Cloud in Enterprises and Start-Ups – The Weather Forecast is Cloudy
How enterprises and startups can benefit from easier adoption of cloud services
The pace of cloud adoption is accelerating as more enterprises and businesses move to cloud and startups begin using cloud. In this article, we look at various business and technology reasons that favor cloud adoption. Finally, we predict where cloud adoption will go in the future.
Cloud computing has become much more popular in the last decade. What was predominantly relevant to startups and visionary companies just a few years ago has now become more relevant to enterprise computing across all industries, markets, company sizes, etc.
Although the history of cloud computing dates back to the 1960s when the concept of time-sharing via remote job entry became popular, cloud computing did not really become popular until the 2000s when several large companies started offering cloud services as a product.
Cloud growing strongly
In 2018, the global cloud computing market was valued at $272 billion and is expected to grow to $623 billion by 2023, at a compound annual growth rate of 18%.
Interestingly, there is a parallel from history that we can observe when analyzing the global adoption of the cloud. Electricity (a form of supply) in the 19th century was initially produced individually by each household using very large generators. Over the years, as power plants and electricity grids came into existence, individual households stopped producing their own electricity with generators in order to purchase their electricity on demand from the central grid. For the same reasons that electricity production was moved from large generators in homes to a centralized power grid in the 19th century, it makes sense for most businesses to move their IT infrastructure, software, data processing, archiving needs, etc. to the cloud.
Was ist Cloud Computing?
Google defines the adoption of cloud computing as replacing the investment in building and operating data centers by using IT resources as a flexible utility-like service (including archiving, computing, networking, data processing and analytics, application development, machine learning, and even fully managed services) provided by a cloud provider.
Cloud adoption is also having a major impact on innovation and business models across industries. The power of the cloud enables companies (of all sizes) to focus on their core competencies without having to worry about managing IT systems, but at the same time be very flexible with it and (in many cases) even be able to reduce costs, etc.
Five advantages your company will have when moving to the cloud:
- Agility & Flexibility
The cloud gives you the ability to scale seamlessly without worrying about buying physical servers, as well as add, adjust (and even remove) infrastructure as needed to meet current demand. As an early-stage startup, you can start small and when you notice a sudden increase in traffic to your website, the cloud allows you to scale to meet the changing demand.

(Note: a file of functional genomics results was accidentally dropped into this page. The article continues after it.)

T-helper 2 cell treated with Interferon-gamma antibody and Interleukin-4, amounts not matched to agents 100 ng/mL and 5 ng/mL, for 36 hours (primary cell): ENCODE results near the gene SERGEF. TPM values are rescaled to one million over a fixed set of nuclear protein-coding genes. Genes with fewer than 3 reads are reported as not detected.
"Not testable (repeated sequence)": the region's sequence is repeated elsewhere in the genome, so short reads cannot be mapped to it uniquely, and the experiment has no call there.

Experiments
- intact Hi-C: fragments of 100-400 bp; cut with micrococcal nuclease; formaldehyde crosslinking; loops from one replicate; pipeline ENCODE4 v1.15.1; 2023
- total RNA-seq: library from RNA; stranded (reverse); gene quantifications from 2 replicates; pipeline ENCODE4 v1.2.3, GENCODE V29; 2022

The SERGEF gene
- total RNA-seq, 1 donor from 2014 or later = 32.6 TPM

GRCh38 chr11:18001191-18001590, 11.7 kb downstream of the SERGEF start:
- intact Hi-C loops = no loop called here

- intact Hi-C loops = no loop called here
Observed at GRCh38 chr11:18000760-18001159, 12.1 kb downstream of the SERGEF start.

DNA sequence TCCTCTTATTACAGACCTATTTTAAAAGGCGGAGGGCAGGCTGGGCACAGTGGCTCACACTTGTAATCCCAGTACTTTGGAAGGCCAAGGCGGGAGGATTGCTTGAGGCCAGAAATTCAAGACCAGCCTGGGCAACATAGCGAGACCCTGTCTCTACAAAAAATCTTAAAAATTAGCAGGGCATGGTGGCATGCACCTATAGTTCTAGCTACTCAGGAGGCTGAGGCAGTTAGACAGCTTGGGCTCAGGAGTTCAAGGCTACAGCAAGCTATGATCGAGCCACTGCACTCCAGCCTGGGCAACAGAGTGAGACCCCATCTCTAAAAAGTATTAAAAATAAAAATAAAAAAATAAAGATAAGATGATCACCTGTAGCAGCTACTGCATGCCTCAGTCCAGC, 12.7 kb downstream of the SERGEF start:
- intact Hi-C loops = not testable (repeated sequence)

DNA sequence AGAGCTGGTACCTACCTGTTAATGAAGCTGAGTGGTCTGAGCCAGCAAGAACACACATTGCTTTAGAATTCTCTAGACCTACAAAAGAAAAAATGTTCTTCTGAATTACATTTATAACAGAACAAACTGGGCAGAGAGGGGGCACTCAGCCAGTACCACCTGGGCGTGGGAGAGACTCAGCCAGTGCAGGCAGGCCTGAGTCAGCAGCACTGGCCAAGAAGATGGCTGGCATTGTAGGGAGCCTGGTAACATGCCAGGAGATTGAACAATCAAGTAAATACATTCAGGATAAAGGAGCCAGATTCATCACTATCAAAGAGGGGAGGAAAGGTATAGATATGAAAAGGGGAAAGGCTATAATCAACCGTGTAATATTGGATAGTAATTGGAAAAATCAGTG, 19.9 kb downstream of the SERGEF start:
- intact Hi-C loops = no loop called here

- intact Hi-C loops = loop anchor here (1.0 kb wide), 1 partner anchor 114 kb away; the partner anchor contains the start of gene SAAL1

- Reduced IT costs
In many cases, moving to the cloud results in reduced IT costs (since it usually doesn’t require in-house resources to manage IT systems). The cost of regularly updating your physical servers (if you were to maintain your own IT systems) is also eliminated, as regular hardware and software upgrades can be part of your contract with a cloud provider.
- Ensuring business operations
Managing your own IT systems carries the risk of losing access to them due to natural disasters, power outages or other issues. Thanks to the backup that takes place regularly as part of the cloud, you can restore your data, ensuring that your business continues to operate without interruption.
When you have your business data in the cloud, it can be made accessible to multiple users at the same time. This can increase the productivity of your business.
Because cloud services allow you to choose to use data centers closer to your users’ location (instead of your own office), in most cases this results in faster response times and reduced wait times for your users. For example, if you are a Swiss company serving users in Switzerland and on the U.S. West Coast, you can choose to have your data centers located by the cloud provider in Zurich and San Francisco, providing a faster response time for users from both regions.
One topic that is often discussed with the cloud is security. Cloud providers invest heavily to ensure increased security of data stored in the cloud. In most cases, security is either as good as or better than traditional systems. In some cases, however, there are serious security risks that lead many companies to choose the private cloud over a public cloud.
Other concerns include sensitive business data that companies are unwilling to store in the cloud, preferring to keep it on their own servers. These concerns are leading to hybrid cloud and multi-cloud models becoming more popular among enterprises.
The overall migration to the cloud will continue to accelerate in the near future as more and more businesses take advantage of the many benefits that the cloud has to offer. From there, the weather forecast is indeed: Cloudy!